ben goldfarb 88.
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All references made to clients, case histories, or coaching scenarios in this column have been altered so they no longer resemble any person; living, dead, or just hanging out at the mall.
Picture yourself equipped with a state-of-the-art computer keyboard dangling around your neck, delicately balanced and aligned horizontally, with easy access to anyone who crosses your path. The keys are color coded with labels that read "make me angry," "frustrate me", or "create despair."
After friends, family, or strangers push these buttons, electrical currents are immediately transmitted to your nervous system and trigger the specific emotions indicated by the selected keys.
While this scenario may sound like the sequel to "Clockwork Orange," many of us have placed ourselves voluntarily on this emotional roller coaster. Having purchased the ticket ourselves, we take our public domain, virtual keyboards with us on our tumultuous journey, relinquishing control of our nervous system to others. If that isn't enough, many of us sport ergonomic keyboards equipped with support for every language on the planet, Braille keypads, and voice recognition as well.
When we make statements such as "he pushed my buttons," "she made me angry," or "he depressed me," we are not only making errors in the rules of linguistics and logic, but we are adhering to a philosophy that doesn't resonate with reality.
Our internal computer code for this program looks something like the following:
FRIEND/FAMILY MEMBER/STRANGER SAYS OR DOES "X";
INTERPRET THIS AS NEGATIVE/HORRIBLE;
PUSH OWN BUTTONS;
MAKE SELF FEEL BAD/SAD/DEPRESSED;
INVITE MORE PEOPLE TO DO THE SAME;
PICK UP DRY CLEANING;
Okay, maybe the last line of code won't be there.
However, the rest of the code makes it crystal clear that the person causing the emotional reaction is the owner of the keyboard and not the people pressing the keys. You don't have to be the CTO of Intel to draw this conclusion.
You owe it to yourself to have some fun with your brain. Part of the reason most of us are resistant to change is that our associations with self-help and personal improvement are way too serious for us to take lightly. To add insult to injury, many well-meaning professionals assign their clients with homework. I don't know about you, but the minute I hear the "H" word, my brain shuts down and refuses to cooperate. Didn't we have enough class assignments when we were kids? However, if we are challenged to do something really enjoyable, we just might be motivated to do it, especially if it is couched in terms of play, adventure, and curiosity. You may already be wondering what steps you can take now to reclaim control of your emotions, and thereby a good part of you life as well.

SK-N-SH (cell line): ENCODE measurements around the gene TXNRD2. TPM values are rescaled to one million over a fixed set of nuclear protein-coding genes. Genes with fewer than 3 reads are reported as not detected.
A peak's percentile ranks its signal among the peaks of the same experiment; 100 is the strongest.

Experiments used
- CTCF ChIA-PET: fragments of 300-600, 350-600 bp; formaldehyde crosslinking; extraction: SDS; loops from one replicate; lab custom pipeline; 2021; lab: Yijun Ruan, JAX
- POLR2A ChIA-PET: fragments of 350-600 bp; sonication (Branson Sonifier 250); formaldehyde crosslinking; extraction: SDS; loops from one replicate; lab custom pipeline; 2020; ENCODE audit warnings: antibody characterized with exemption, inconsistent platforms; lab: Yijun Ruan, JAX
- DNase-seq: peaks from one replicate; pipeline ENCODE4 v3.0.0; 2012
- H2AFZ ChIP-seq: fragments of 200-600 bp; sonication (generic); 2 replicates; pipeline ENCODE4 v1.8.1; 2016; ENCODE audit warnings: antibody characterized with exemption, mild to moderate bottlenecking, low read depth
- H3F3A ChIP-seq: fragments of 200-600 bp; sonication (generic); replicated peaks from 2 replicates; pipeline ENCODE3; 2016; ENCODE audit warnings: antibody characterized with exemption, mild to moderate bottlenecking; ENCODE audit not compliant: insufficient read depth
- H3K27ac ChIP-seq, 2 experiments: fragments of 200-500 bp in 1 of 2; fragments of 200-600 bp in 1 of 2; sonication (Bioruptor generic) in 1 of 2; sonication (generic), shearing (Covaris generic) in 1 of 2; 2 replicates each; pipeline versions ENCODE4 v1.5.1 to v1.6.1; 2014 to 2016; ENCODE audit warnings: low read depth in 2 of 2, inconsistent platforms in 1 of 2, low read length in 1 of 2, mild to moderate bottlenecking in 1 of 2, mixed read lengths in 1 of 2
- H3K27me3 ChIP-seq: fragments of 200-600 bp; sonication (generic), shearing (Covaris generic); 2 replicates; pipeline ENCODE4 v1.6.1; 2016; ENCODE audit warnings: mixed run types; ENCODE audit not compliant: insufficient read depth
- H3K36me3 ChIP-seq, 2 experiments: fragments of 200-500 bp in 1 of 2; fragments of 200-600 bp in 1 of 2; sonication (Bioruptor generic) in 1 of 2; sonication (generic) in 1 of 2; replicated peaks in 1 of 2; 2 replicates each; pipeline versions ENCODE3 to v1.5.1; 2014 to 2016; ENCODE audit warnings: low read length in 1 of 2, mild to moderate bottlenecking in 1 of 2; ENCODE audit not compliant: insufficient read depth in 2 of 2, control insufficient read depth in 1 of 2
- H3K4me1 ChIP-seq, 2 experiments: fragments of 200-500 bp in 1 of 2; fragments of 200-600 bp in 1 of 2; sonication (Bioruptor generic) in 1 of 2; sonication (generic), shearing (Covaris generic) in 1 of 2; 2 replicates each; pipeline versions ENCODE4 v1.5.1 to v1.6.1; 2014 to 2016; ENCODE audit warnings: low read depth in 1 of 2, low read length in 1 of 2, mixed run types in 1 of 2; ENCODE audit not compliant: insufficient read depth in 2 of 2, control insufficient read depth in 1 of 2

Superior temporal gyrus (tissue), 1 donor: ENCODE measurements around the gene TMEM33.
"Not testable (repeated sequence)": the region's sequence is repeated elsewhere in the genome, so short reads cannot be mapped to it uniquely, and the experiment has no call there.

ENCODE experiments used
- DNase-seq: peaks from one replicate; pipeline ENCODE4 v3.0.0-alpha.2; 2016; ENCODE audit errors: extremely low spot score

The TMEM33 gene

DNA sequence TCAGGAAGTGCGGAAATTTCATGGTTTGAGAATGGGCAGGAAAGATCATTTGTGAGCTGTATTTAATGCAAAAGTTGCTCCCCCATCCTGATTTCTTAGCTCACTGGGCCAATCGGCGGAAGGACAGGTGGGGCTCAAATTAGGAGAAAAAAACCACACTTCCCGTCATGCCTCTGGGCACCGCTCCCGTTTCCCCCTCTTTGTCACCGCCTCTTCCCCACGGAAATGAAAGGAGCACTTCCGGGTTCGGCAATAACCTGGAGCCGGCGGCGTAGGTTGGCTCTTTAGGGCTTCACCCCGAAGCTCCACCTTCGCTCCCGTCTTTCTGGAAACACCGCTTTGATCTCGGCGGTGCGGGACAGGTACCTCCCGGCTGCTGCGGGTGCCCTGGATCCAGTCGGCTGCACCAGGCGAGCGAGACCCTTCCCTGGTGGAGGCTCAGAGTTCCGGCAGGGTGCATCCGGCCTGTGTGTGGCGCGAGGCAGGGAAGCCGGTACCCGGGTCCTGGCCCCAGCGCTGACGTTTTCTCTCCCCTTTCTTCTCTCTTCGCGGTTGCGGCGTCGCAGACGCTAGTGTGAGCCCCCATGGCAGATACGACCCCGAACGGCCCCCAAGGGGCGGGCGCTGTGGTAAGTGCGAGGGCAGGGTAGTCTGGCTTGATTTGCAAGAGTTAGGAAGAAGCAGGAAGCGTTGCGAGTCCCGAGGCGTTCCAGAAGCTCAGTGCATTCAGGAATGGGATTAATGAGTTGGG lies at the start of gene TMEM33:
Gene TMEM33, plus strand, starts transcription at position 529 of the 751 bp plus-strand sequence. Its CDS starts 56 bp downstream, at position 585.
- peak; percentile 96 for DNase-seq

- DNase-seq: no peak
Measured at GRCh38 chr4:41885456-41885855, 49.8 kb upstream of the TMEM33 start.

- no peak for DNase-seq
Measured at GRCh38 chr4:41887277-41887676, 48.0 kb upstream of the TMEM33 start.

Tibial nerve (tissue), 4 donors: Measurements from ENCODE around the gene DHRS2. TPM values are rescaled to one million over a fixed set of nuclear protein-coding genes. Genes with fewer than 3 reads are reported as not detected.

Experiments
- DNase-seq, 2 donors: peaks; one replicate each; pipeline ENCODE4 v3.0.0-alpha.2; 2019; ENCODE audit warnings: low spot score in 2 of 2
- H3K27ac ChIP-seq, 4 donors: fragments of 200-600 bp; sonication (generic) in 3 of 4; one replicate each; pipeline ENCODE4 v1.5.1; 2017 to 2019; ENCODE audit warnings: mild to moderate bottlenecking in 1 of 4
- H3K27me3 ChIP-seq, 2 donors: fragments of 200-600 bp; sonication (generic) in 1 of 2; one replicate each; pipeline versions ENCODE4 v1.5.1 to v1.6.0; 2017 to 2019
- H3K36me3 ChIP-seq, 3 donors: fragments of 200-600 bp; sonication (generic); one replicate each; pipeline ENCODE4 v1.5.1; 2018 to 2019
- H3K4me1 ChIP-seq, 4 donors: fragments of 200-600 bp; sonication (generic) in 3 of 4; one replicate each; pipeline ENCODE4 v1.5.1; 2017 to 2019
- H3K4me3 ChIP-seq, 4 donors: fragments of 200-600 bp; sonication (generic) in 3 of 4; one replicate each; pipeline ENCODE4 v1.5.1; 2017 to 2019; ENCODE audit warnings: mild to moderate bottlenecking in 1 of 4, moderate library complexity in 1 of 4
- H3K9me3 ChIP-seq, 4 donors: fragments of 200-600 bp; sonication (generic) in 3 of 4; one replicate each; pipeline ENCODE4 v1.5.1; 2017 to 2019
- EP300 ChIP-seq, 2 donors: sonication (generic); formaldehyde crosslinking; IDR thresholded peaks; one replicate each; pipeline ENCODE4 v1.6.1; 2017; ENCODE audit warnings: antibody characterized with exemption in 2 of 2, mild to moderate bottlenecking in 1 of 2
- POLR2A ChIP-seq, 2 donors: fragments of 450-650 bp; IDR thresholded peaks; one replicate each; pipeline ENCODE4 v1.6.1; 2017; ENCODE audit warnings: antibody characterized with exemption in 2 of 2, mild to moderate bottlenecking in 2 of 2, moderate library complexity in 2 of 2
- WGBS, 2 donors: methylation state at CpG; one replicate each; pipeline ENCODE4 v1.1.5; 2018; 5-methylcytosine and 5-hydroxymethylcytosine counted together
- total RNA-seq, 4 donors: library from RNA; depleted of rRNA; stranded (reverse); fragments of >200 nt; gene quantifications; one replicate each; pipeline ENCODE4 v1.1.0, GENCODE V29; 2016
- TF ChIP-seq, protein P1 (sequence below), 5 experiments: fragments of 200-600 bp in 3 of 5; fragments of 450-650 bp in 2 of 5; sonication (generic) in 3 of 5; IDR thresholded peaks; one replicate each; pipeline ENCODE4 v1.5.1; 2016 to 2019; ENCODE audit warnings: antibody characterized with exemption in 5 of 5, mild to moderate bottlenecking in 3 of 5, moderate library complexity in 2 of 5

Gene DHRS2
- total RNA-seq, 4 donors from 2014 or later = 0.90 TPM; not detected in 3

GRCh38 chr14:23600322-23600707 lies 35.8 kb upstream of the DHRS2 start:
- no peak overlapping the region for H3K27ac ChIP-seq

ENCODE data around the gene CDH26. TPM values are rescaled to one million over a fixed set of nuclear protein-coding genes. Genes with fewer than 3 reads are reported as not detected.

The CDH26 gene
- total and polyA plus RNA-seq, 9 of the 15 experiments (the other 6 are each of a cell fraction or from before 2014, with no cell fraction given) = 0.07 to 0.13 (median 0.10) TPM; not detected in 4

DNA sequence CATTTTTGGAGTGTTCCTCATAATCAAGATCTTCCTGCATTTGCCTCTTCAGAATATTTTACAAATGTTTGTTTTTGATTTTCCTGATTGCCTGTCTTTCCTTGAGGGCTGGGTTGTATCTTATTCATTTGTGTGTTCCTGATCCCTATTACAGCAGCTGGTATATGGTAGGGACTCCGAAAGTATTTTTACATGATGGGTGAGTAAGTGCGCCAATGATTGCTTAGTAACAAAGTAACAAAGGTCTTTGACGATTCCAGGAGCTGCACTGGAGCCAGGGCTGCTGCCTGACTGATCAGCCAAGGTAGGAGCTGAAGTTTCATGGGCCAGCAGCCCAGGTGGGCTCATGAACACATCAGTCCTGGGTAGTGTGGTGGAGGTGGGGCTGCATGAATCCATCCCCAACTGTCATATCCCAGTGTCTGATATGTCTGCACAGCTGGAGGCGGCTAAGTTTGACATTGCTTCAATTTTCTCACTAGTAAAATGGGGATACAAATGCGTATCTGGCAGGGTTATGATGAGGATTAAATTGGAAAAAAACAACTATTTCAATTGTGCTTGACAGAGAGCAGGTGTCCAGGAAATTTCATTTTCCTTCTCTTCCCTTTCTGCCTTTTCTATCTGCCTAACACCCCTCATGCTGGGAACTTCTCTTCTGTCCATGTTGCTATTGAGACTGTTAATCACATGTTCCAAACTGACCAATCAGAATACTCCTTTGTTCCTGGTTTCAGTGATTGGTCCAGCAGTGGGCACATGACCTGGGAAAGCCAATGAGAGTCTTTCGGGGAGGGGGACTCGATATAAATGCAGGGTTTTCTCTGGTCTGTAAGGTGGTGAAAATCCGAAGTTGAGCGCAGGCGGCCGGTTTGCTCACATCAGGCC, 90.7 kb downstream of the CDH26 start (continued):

"But no," your critical conscious mind may say. "I'm a sensitive person. I can't help the way I react to the outside word." Or as the animated protagonist in Roger Rabbit stated, "I'm just drawn that way."
Ignore those voices, now. Take a deep breath, and realize that we were blessed by God with a powerful and infinitely diverse brain. I believe we were entrusted with the task of learning how to operate our gray matter efficiently and elegantly. Refuse to accept our factory defaults and enjoy the process of making our brains more user- friendly for ourselves, but not for anyone else.
Here are some of the options we have for reclaiming our neurology.
Remove the virtual keyboard
Take a few moments and visualize your keyboard slowing fading out of existence. Once you do this, it will be entirely up to you to color your own emotional world in anyway that you choose. Even the weather conditions or the status of NASDAQ won't have a role in determining your mindset.
Neutralize the buttons
Spend the next few days seeing which buttons effect your headspace, and then scramble the program of each key until they become inoperative. If you deactivate the keyboard, any animal, vegetable, or mineral can continue to push your buttons 24/7 to their heart's content, but your new operating system will no longer respond to their efforts to control you.
Reprogram the buttons
Creating entirely new reactions to old stimuli will set the stage for incredible positive changes in your life. Wouldn't it be great if every time the "make me angry button" was pressed you would motivate yourself to create a new idea to generate income? When your Aunt Hilda places her finger on your "guilt button," you can feel free to shower yourself with relaxation and inner bliss. To top things off, when your spouse asks you to "have a little talk", instead of hyperventilating and expecting the worse, you will go into a deep trance state, stare lovingly into your partner's eyes, and say "you are right, I was so insensitive" at the appropriate times throughout the conversation.
By challenging your internal defaults and establishing self-rule for your emotional kingdom, you can now enjoy a fuller, richer, and homework-free life. If you are lucky, you may even get to the dry cleaners before they close.
Ben Goldfarb is a personal and corporate coach who has given seminars at Philips Medical Systems, Israel Aircraft Industry, and Marvell Semiconductor. He has offices in Tel Aviv and Jerusalem and does telephone and e-coaching with clients in Israel, Europe and the United States. You can email Ben at email@example.com, visit the Paradigm Shift Communications website at www.pdshiftcoaching.com, or call (02) 641 6673 for more information.
Life Coaching: Back to the future
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